China agreed to join the World Health Organization Framework Convention on Tobacco Control in 2003.  It reported [5] 356 million smokers in 2010, about 28% of its total population and practically unchanged from its 2002 level.  The gender difference was remarkable – 340 million male smokers (96%) and 16 million female smokers (4%).  About 1.2 million people die from smoking in China each year.  Among the remaining over 900 million non-smokers in China, about 738 million, including 182 million children, are exposed to second-hand smoke.   Only 20% of Chinese adults reportedly believed that smoking causes cancer in 2010 [6].
More detailed historical records on smoking in China are either inconsistent or fragmented.  One source outside of China [7] suggested that there were 281 million Chinese smokers in 2012 and an increase of 100 million smokers from 1980.
China has been stumbling in its efforts to control smoking.
According to a 2013 survey by the Chinese Association on Tobacco Control [8], 50.2% of the male school teachers were smokers; male doctors 47.3%; and male public servants 61%.  Given these high rates for their important roles, there is concern and skepticism on how effective tobacco control can be implemented or enforced.
Coupled with the institutional issues of its tobacco industry, China has been criticized for its ineffective tobacco control ineffective. While the size of some American Tobacco companies may be larger, they are not state-owned. China is the world’s largest tobacco producer and consumer.  Its state-owned monopoly, China National Tobacco Corporation, is the largest company of this type in the world.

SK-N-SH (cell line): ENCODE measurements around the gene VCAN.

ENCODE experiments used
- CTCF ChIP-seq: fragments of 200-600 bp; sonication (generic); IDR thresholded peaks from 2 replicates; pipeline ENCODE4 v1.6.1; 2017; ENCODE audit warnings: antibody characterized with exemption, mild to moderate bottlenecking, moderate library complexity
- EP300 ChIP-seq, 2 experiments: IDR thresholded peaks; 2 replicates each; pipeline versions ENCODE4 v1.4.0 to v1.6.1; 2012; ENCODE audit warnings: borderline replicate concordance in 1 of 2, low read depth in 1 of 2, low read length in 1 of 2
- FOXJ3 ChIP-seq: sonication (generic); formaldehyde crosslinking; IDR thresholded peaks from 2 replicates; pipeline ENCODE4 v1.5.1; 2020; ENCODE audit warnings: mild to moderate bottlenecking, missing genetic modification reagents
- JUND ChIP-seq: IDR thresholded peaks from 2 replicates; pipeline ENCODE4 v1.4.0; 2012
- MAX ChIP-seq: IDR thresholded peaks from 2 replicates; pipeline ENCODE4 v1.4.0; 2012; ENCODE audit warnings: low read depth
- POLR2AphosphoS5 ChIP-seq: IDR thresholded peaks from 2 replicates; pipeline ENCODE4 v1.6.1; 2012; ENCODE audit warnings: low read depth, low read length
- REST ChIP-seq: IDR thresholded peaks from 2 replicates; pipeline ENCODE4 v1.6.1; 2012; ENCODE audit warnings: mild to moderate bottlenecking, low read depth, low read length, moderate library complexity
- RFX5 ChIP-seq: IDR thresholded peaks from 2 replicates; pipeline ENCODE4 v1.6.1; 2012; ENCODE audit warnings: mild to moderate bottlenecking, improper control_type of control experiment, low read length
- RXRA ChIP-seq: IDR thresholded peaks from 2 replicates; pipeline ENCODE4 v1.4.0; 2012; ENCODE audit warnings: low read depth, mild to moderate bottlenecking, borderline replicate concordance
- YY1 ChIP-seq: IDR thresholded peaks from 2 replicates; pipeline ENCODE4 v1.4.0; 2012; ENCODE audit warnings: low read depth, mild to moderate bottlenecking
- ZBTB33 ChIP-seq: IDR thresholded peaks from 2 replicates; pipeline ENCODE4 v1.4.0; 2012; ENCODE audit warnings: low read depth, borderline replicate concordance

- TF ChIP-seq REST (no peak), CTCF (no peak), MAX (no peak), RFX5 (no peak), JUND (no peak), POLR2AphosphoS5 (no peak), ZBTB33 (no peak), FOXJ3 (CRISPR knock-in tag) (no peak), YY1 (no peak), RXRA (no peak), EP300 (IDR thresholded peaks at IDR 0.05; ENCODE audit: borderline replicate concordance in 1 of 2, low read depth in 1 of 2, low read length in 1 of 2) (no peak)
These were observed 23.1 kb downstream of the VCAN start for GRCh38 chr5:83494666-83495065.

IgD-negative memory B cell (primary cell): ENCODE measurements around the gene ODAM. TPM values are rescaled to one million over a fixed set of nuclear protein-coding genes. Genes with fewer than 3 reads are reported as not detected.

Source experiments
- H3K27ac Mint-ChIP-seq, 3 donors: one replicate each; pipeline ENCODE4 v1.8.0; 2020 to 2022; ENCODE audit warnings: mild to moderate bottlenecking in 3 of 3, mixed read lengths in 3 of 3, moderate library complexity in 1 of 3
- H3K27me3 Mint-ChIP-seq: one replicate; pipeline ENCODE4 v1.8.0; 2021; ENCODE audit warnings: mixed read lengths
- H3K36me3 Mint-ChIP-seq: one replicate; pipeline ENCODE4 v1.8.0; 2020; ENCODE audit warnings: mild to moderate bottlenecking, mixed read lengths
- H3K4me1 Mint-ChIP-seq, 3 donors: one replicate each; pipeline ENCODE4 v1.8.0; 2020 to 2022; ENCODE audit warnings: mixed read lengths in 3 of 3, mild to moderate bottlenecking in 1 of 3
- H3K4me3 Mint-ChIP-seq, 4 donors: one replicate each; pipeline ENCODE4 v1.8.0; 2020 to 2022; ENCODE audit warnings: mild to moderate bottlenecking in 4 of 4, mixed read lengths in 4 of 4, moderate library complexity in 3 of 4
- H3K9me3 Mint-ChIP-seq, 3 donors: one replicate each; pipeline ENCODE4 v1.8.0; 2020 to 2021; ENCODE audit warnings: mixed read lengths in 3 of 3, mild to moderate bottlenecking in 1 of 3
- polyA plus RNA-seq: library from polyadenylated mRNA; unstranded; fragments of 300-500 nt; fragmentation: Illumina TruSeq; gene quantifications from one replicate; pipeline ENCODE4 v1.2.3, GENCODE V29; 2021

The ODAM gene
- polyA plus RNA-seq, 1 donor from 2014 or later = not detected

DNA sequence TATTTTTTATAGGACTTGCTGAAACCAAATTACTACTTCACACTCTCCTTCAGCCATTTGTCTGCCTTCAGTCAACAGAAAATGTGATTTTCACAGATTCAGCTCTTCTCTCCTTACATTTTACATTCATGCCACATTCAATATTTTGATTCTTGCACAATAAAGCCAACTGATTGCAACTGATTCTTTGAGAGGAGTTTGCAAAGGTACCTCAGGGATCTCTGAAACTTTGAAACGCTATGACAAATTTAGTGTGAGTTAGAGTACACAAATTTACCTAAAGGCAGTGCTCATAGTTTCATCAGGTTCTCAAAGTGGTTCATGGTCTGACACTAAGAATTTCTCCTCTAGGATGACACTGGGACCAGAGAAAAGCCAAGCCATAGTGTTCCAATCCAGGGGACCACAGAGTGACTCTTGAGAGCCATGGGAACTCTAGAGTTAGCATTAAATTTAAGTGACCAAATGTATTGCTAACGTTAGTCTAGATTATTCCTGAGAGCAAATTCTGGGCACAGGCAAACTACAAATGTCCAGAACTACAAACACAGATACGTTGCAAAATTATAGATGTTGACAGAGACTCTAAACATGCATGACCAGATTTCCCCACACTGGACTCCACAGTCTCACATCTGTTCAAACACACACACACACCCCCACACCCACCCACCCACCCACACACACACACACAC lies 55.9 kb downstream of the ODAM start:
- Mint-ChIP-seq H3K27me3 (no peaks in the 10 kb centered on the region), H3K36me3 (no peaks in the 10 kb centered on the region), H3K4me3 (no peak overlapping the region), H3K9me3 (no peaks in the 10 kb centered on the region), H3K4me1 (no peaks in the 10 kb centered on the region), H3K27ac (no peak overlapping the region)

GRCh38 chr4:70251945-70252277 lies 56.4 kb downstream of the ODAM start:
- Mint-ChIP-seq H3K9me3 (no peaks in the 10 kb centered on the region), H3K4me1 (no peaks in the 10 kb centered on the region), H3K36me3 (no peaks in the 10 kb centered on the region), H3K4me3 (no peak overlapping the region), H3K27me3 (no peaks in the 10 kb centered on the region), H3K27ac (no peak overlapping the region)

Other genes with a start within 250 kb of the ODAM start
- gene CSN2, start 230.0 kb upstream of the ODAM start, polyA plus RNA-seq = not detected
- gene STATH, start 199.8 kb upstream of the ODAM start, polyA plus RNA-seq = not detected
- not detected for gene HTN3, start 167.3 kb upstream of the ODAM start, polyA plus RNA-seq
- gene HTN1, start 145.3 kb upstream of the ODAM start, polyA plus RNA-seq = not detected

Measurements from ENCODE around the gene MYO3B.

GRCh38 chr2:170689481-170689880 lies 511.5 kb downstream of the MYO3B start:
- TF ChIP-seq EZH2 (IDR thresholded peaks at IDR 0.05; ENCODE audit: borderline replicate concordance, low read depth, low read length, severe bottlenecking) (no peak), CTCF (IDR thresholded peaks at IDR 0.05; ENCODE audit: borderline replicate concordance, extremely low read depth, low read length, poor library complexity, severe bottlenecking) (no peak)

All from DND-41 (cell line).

Nonetheless, the Chinese government has enacted a number of measures to restrict smoking in recent years.  The Ministry of Health took the lead in banning smoking in the medical and healthcare systems in 2009.  Smoking in public indoor spaces such as restaurants, hotels, and public transportation were banned beginning in 2011.
According to the Chinese Tobacco Control Program (2012-2015) [9,10], China will ban cigarette advertising, marketing and sponsorship, setting a goal of reducing the smoking rate from 28.1% in 2010 to 25%.
Smoking is a social issue common to both the U.S. and China.
Statistics facilitates understanding of the status and implications, as well as providing advice, assistance, and guidance for governance.  More statistics can certainly be cited about the ill effects of smoking in both nations.  At the end, it is the collective will and wisdom of each nation that will determine the ultimate course of actions.
[1] U.S. Department of Health and Human Services. (2014). The Health Consequences of Smoking – 50 Years of Progress: A Report of the Surgeon General.  Retrieved from
[2] Ferdman, Roberto. (2014). The young and poor are keeping big American tobacco alive.  The Washington Post.  Retrieved from
[3] Gallup Poll. Tobacco and Smoking. Retrieved from
[4] National Library of Medicine. Profiles in Science. The Reports of the Surgeon General.  Retrieved from